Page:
Lou Dobbs : biography
Louis Carl "Lou" Dobbs (born September 24, 1945) is an American television personality and radio host on the Fox Business Network, and author. He anchored CNN's Lou Dobbs Tonight until November 2009 when he announced on the air that he would leave the network.
He was born in Texas and lived there and in Idaho during his childhood. After graduating from Harvard University, Dobbs worked in government and banking before becoming a news reporter for several local media outlets. He had worked with CNN since its founding in 1980, serving as a reporter and vice president. He was the host and managing editor for CNN's Moneyline, which premiered in 1980 and was renamed Lou Dobbs Tonight in 2003. Dobbs resigned from CNN in 1999, rejoined in 2000, and resigned again in November 2009. He also hosts a syndicated radio show, Lou Dobbs Radio and has written several books since 2001.
Dobbs describes himself as an "independent populist" and is known for his opposition to NAFTA and support for immigration enforcement. For his reporting, he has won Emmy, Peabody, and Cable ACE awards.
After Dobbs left CNN in 2009, he gave an interview where he did not rule out the possibility of running for President of the United States in 2012, saying the final decision would rest with his wife, although former Senator Dean Barkley has encouraged Dobbs to run.Memmot, Mark (2009-11-24) , NPR.org. Retrieved 2009-11-24.Condon, Stephanie (2009-11-24) , CBS News.com. Retrieved 2009-11-24.
In his early career Dobbs was known as a fiscal conservative. He is a critic of the "excesses of capitalism," which he identifies as globalization, offshore outsourcing, runaway film production (the outsourcing of Hollywood jobs), illegal immigration, free trade deals, corporate/big business influence in government and the Bush administration's tax cuts. He describes himself as an advocate of economic populism, warning that outsourcing and the U.S. trade and budget deficits threaten the American middle class. Dobbs tends to oppose long-run trade deficits and outsourcing for the sake of labor arbitrage to obtain cheap labor.
In the 2000s, Dobbs has used CNN programs and columns to express his personal views on several subjects. He has become particularly noted for two positions: Dobbs is a critic of American immigration policy and expanded international trade. He is particularly wary of outsourcing and off-shoring, especially with China. He was a known political figure in New Jersey, with a Fairleigh Dickinson University PublicMind poll finding that he had a 70% name recognition among New Jersey voters in January 2010. Among these voters, 22% had a favorable view of Dobbs while 22% had an unfavorable view.http://publicmind.fdu.edu/loudobbs/final.pdf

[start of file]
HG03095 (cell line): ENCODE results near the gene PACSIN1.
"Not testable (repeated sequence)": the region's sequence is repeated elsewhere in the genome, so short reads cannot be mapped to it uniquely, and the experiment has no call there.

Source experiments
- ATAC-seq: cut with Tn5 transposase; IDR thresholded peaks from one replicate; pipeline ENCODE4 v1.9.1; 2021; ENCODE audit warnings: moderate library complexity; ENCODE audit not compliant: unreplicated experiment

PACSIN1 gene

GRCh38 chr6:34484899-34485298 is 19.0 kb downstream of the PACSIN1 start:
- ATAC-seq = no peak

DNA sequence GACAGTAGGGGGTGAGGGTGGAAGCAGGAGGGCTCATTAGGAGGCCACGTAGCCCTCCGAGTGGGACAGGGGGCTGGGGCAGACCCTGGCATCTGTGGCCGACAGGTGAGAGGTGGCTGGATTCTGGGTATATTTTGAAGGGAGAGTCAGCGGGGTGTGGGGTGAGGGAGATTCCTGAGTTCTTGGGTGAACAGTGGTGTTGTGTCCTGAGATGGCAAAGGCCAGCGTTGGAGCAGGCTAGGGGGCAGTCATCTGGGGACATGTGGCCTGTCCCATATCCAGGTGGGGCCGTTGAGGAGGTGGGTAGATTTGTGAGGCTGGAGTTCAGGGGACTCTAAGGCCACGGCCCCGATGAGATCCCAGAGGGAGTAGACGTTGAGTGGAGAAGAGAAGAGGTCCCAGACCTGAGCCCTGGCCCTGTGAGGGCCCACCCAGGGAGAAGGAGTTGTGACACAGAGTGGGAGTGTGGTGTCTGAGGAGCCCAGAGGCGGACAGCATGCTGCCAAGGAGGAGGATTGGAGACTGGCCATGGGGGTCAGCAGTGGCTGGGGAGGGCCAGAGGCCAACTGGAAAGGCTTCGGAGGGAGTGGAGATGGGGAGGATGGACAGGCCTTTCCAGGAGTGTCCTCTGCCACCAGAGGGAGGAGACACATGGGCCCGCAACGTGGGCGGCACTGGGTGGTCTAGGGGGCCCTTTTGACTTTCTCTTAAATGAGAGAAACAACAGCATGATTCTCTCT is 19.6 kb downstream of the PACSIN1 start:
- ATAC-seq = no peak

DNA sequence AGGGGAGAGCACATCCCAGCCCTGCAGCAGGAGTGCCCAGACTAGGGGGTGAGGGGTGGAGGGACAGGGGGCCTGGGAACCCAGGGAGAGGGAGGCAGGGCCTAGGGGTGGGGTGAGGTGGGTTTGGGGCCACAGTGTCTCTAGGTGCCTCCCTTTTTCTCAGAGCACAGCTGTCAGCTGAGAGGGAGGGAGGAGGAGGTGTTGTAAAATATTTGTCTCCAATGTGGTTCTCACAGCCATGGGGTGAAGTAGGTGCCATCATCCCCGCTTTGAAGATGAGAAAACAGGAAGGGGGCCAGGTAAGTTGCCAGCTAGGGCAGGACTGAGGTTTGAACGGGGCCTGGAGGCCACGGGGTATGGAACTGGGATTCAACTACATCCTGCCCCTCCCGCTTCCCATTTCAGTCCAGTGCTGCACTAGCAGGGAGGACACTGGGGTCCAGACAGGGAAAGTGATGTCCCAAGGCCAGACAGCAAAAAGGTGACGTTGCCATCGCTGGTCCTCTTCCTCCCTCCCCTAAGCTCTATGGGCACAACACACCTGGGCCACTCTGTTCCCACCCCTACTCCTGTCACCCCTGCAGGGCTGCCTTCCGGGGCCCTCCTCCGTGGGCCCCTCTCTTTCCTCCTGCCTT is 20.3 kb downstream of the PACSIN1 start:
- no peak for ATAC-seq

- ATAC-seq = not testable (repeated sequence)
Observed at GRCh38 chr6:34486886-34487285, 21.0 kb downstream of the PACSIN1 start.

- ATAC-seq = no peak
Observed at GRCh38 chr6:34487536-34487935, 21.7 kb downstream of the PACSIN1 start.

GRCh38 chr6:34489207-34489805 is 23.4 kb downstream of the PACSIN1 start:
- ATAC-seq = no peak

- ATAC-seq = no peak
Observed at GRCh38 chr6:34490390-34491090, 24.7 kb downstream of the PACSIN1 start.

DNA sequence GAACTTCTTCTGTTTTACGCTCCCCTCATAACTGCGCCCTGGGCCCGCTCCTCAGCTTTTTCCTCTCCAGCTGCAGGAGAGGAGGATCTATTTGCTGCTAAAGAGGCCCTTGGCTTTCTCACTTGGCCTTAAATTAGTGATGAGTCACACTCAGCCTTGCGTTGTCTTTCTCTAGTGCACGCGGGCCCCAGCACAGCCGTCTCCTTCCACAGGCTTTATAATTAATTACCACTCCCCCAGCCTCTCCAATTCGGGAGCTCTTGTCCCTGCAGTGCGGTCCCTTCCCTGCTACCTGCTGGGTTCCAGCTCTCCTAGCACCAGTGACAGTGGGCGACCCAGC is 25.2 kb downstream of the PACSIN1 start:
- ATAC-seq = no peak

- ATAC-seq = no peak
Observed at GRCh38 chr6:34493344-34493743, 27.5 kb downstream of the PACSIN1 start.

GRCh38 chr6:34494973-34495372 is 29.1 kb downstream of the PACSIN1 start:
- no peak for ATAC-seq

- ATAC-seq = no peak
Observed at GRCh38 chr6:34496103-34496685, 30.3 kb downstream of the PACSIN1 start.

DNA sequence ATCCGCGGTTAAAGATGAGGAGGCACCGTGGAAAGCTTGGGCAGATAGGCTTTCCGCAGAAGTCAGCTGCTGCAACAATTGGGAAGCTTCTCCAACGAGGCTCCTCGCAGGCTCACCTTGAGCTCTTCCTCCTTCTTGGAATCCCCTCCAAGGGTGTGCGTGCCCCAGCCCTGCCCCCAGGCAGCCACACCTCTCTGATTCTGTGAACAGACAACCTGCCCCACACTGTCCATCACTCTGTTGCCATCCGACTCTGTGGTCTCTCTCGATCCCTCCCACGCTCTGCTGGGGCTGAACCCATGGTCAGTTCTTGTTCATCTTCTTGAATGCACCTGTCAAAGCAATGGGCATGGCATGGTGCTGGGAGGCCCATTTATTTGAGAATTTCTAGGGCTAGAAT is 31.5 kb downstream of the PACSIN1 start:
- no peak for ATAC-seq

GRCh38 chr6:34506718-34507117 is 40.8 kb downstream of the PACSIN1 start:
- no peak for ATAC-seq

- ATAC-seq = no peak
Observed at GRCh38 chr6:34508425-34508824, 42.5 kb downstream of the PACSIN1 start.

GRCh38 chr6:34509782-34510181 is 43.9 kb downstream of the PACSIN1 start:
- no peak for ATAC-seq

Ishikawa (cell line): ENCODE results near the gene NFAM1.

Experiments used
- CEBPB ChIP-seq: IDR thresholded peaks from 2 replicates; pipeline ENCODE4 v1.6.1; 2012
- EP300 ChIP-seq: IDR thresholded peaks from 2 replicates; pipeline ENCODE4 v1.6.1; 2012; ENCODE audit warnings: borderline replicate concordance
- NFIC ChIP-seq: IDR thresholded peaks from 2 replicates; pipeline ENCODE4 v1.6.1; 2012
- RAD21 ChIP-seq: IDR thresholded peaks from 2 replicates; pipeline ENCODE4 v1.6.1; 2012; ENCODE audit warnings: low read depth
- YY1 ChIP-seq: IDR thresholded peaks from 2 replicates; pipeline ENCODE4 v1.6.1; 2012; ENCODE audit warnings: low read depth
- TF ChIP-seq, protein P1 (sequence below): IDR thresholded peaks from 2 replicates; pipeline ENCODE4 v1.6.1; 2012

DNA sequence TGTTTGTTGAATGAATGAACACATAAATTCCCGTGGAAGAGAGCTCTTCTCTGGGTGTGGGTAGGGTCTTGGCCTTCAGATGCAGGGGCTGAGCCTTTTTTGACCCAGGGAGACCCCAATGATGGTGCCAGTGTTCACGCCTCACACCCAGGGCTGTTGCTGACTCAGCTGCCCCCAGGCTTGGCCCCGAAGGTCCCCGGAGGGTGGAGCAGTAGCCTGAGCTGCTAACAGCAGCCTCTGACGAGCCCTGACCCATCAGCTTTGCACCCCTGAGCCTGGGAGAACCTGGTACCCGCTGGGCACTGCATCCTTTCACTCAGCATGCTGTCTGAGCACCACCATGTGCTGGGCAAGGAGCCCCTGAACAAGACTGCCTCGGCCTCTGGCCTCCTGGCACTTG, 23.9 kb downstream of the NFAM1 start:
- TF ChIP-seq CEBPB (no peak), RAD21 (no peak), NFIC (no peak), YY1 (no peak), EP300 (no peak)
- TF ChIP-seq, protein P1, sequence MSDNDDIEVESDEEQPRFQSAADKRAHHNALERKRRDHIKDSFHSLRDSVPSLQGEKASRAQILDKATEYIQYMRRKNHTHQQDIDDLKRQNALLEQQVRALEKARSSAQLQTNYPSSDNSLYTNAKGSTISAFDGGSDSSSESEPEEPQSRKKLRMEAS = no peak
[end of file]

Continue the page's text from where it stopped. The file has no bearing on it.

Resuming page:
Illegal immigration and border security
Dobbs has been strongly opposed to both illegal immigration and such labor-outsourcing and foreign worker programs as the H-1B visa program and guest-worker programs. He has been a critic of the Mexican government's poverty programs, and of church leaders in Mexico for not criticizing the Mexican government's policies on border security and illegal immigration.
Lou Dobbs Tonight frequently featured themes of "Exporting America," "Broken Borders," and "War on the Middle Class". The newscast often described illegal immigration as an "invasion." Dobbs dismissed concerns about his rhetoric as "political correctness" in the segment billboarded "P.C. Nation".
In his "Broken Borders" segments, Dobbs focused primarily on the southern border with Mexico and the drugs and the people who cross it. Dobbs has lauded the Canadian government for cooperation in securing the border with their American counterparts.
In an interview with Lesley Stahl, Dobbs spoke about his meeting with the Congressional Hispanic Caucus, saying they implied that he was anti-Hispanic by asking him, "if [he had] ever eaten a taco before, for God's sake". Representative Joe Baca, chairman of the Congressional Hispanic Caucus, later wrote to CBS insisting that the group did not meet with Dobbs to discuss whether he'd eaten Hispanic food, "but to respectfully recommend that he cease the negative portrayal of Hispanics...and treat the issue of immigration in a responsible manner."
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